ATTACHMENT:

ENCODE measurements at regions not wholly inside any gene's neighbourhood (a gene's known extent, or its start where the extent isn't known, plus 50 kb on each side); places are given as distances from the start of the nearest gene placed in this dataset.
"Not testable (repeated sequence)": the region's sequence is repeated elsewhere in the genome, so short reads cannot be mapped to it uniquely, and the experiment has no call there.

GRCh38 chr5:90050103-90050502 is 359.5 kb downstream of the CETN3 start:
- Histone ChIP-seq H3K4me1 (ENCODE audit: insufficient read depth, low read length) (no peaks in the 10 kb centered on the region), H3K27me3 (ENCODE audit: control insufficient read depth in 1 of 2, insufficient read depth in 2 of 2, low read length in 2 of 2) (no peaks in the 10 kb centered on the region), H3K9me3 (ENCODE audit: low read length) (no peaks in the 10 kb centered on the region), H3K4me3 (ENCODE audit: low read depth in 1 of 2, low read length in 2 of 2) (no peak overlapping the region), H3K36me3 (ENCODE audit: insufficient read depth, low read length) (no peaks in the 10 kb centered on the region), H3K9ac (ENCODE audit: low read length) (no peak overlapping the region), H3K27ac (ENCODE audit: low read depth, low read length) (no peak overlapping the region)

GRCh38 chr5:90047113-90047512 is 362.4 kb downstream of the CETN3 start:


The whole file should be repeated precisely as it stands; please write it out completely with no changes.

ENCODE measurements at regions not wholly inside any gene's neighbourhood (a gene's known extent, or its start where the extent isn't known, plus 50 kb on each side); places are given as distances from the start of the nearest gene placed in this dataset.
"Not testable (repeated sequence)": the region's sequence is repeated elsewhere in the genome, so short reads cannot be mapped to it uniquely, and the experiment has no call there.

GRCh38 chr5:90050103-90050502 is 359.5 kb downstream of the CETN3 start:
- Histone ChIP-seq H3K4me1 (ENCODE audit: insufficient read depth, low read length) (no peaks in the 10 kb centered on the region), H3K27me3 (ENCODE audit: control insufficient read depth in 1 of 2, insufficient read depth in 2 of 2, low read length in 2 of 2) (no peaks in the 10 kb centered on the region), H3K9me3 (ENCODE audit: low read length) (no peaks in the 10 kb centered on the region), H3K4me3 (ENCODE audit: low read depth in 1 of 2, low read length in 2 of 2) (no peak overlapping the region), H3K36me3 (ENCODE audit: insufficient read depth, low read length) (no peaks in the 10 kb centered on the region), H3K9ac (ENCODE audit: low read length) (no peak overlapping the region), H3K27ac (ENCODE audit: low read depth, low read length) (no peak overlapping the region)

GRCh38 chr5:90047113-90047512 is 362.4 kb downstream of the CETN3 start: